Six Hours (2015) is a series of multiple- and long-exposure photographs of slowly melting bodies of ice that explore the intersection of political and poetic, collective and personal. Ironically, in our constantly changing world, we often ignore the change, no matter if it’s happening in our bodies or in the environment around us. Whether viewed as meditations on color and shape or a climate change statement, these images depict the shifts that often go unnoticed.
Scientifically, the process of fast ice melting can be explained by a few chain reactions. One is darkening of the color which makes the ice sheet to attract more sunlight and melt at increasing rate. The other is the fact that as it melts, the elevation lowers, and the lower elevation often comes with warmer temperatures.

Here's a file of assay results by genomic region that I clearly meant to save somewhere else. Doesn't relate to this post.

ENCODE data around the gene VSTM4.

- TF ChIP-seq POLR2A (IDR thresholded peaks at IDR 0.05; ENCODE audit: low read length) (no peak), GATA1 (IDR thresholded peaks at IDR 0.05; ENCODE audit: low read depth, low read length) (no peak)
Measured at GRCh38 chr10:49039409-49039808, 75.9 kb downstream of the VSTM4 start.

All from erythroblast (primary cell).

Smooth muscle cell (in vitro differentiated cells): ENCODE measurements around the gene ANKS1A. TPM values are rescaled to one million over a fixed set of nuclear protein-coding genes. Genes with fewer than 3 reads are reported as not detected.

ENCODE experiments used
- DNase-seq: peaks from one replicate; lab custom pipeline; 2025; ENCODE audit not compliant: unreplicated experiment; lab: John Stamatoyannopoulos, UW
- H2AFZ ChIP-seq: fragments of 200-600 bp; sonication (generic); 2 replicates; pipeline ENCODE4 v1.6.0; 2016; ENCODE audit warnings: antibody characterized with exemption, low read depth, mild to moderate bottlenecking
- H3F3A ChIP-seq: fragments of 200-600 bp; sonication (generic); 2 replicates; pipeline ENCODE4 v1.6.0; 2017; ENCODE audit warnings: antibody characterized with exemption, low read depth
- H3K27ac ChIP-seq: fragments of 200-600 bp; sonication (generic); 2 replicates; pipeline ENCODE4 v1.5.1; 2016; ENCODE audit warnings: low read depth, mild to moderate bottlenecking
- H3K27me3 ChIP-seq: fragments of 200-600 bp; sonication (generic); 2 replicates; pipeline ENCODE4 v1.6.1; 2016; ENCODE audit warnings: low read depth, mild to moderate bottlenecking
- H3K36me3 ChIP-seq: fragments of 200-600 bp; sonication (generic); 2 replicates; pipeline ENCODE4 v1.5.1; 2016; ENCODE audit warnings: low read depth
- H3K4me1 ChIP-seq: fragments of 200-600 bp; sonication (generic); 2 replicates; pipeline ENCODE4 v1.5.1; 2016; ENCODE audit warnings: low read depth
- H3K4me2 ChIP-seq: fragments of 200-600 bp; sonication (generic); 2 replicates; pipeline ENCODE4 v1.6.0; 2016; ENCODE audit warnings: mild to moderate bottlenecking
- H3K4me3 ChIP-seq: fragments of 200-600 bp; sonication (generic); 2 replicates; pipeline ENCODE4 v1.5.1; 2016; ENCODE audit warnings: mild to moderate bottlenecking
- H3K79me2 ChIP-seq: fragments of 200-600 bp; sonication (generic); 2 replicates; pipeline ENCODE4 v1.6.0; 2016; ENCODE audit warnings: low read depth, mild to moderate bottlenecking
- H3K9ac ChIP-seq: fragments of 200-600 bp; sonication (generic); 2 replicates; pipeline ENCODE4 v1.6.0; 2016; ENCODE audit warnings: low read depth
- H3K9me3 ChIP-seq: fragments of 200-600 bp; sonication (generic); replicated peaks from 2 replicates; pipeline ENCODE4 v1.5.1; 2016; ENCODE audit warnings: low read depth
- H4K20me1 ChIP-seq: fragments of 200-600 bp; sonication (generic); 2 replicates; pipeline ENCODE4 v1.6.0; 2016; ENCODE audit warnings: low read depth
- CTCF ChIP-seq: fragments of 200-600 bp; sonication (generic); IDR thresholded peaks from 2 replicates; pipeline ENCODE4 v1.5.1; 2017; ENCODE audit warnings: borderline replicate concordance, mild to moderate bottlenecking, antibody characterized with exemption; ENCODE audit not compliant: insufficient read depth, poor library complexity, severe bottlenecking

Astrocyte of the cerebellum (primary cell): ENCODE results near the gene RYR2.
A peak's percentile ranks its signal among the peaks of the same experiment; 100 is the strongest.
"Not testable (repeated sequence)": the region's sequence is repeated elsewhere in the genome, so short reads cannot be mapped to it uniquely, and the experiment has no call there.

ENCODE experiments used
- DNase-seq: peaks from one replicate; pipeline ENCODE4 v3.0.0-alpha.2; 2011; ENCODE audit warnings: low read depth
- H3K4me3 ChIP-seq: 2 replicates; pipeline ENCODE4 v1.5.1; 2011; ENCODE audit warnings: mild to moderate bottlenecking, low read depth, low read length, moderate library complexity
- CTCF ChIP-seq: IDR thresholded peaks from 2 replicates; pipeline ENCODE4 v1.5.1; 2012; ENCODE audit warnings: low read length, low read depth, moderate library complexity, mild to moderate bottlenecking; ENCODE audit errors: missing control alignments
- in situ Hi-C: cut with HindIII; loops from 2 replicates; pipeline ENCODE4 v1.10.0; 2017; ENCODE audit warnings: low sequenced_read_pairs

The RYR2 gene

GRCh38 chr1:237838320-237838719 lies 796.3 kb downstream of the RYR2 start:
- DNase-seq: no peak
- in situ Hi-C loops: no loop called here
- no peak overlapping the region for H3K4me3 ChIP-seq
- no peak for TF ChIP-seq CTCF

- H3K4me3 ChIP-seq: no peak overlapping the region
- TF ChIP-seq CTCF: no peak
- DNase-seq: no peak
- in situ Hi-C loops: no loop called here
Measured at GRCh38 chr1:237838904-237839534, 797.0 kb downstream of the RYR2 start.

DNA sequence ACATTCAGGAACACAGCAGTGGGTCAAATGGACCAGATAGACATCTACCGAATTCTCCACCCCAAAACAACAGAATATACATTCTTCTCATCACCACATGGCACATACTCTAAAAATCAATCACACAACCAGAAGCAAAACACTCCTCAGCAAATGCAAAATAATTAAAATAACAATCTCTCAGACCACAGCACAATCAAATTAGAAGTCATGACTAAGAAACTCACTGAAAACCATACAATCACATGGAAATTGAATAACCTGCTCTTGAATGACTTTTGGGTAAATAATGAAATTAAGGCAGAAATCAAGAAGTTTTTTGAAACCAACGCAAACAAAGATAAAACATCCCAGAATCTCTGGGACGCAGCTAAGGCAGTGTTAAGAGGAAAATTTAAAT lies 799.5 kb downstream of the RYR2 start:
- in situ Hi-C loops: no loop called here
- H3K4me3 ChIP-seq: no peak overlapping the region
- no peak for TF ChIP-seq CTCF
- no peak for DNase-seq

Working on this project, I was particularly inspired by historic Japanese landscape paintings called “mountains and water”, their simplicity and unique sense of perspective. Other Japanese art forms, such as haiku and Noh theater are also trying to grasp the essence of things with minimum means. The job of the artist in this case mostly consists of being an observer and gaining intuitive understanding of the subject.
Limited edition prints are available through 1968 PHOTOGRAPHY.